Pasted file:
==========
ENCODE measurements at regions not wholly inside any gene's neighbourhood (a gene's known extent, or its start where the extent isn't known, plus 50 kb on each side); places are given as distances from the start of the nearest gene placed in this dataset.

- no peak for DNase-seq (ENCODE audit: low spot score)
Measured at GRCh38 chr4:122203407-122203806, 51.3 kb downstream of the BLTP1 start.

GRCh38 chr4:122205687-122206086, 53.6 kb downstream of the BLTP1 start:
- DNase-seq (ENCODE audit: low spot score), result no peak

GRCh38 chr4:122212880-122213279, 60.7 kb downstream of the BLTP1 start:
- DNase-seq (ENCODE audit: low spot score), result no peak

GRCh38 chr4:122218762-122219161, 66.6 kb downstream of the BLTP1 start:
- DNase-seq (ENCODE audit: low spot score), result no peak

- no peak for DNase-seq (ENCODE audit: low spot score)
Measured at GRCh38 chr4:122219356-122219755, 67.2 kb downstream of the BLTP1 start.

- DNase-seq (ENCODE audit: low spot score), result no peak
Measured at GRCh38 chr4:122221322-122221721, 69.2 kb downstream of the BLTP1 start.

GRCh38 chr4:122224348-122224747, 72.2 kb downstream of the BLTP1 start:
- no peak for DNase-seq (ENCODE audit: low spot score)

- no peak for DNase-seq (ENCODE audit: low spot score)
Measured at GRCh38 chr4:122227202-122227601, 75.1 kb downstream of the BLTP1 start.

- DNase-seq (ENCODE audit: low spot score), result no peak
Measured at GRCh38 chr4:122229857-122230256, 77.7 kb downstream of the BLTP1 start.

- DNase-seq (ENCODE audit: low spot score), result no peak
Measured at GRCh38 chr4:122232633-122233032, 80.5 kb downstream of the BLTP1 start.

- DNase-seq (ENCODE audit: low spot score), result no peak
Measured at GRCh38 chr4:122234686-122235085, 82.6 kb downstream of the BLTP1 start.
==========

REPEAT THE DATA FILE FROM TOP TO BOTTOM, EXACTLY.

ENCODE measurements at regions not wholly inside any gene's neighbourhood (a gene's known extent, or its start where the extent isn't known, plus 50 kb on each side); places are given as distances from the start of the nearest gene placed in this dataset.

- no peak for DNase-seq (ENCODE audit: low spot score)
Measured at GRCh38 chr4:122203407-122203806, 51.3 kb downstream of the BLTP1 start.

GRCh38 chr4:122205687-122206086, 53.6 kb downstream of the BLTP1 start:
- DNase-seq (ENCODE audit: low spot score), result no peak

GRCh38 chr4:122212880-122213279, 60.7 kb downstream of the BLTP1 start:
- DNase-seq (ENCODE audit: low spot score), result no peak

GRCh38 chr4:122218762-122219161, 66.6 kb downstream of the BLTP1 start:
- DNase-seq (ENCODE audit: low spot score), result no peak

- no peak for DNase-seq (ENCODE audit: low spot score)
Measured at GRCh38 chr4:122219356-122219755, 67.2 kb downstream of the BLTP1 start.

- DNase-seq (ENCODE audit: low spot score), result no peak
Measured at GRCh38 chr4:122221322-122221721, 69.2 kb downstream of the BLTP1 start.

GRCh38 chr4:122224348-122224747, 72.2 kb downstream of the BLTP1 start:
- no peak for DNase-seq (ENCODE audit: low spot score)

- no peak for DNase-seq (ENCODE audit: low spot score)
Measured at GRCh38 chr4:122227202-122227601, 75.1 kb downstream of the BLTP1 start.

- DNase-seq (ENCODE audit: low spot score), result no peak
Measured at GRCh38 chr4:122229857-122230256, 77.7 kb downstream of the BLTP1 start.

- DNase-seq (ENCODE audit: low spot score), result no peak
Measured at GRCh38 chr4:122232633-122233032, 80.5 kb downstream of the BLTP1 start.

- DNase-seq (ENCODE audit: low spot score), result no peak
Measured at GRCh38 chr4:122234686-122235085, 82.6 kb downstream of the BLTP1 start.